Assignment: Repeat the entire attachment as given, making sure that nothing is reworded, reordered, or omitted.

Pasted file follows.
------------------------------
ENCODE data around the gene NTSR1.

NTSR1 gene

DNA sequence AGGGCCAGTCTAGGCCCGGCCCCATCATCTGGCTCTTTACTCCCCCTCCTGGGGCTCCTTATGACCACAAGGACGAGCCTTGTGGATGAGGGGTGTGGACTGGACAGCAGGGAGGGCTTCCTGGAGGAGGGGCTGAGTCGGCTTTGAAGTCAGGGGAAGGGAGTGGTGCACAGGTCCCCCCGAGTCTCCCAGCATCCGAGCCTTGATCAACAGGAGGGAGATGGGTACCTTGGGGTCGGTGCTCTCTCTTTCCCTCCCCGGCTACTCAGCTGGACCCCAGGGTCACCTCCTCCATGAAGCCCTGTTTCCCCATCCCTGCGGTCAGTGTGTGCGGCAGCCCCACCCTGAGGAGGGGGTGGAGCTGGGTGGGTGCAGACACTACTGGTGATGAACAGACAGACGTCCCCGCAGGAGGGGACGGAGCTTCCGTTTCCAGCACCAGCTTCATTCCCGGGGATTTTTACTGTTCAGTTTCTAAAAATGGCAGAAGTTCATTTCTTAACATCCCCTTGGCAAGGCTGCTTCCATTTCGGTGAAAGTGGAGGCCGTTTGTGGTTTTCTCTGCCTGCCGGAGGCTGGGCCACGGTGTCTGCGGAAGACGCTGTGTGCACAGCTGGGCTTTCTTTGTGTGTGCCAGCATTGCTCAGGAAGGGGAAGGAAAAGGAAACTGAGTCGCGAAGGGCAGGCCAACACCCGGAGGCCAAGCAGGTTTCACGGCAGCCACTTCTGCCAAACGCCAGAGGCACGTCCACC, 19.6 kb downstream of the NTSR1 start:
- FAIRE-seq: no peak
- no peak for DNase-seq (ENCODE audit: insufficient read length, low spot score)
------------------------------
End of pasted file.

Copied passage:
ENCODE data around the gene NTSR1.

NTSR1 gene

DNA sequence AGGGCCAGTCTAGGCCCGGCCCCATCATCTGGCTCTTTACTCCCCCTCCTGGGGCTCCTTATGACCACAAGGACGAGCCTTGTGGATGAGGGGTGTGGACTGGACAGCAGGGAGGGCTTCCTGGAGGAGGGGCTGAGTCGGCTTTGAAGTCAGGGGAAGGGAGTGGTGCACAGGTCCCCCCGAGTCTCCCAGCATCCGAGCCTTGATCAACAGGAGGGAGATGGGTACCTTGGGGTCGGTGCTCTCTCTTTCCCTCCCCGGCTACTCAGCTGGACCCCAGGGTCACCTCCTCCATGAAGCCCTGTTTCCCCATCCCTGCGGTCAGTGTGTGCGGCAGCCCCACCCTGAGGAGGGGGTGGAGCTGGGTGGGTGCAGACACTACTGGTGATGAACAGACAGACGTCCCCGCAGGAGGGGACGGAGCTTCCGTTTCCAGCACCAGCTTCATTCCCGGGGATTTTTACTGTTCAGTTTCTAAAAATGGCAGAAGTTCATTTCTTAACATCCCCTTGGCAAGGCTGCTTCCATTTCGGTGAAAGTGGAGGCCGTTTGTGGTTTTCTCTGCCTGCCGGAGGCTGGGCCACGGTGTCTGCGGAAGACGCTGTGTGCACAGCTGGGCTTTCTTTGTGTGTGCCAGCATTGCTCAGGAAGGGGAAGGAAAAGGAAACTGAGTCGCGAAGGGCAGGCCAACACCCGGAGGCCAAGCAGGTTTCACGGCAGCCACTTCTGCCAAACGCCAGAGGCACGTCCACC, 19.6 kb downstream of the NTSR1 start:
- FAIRE-seq: no peak
- no peak for DNase-seq (ENCODE audit: insufficient read length, low spot score)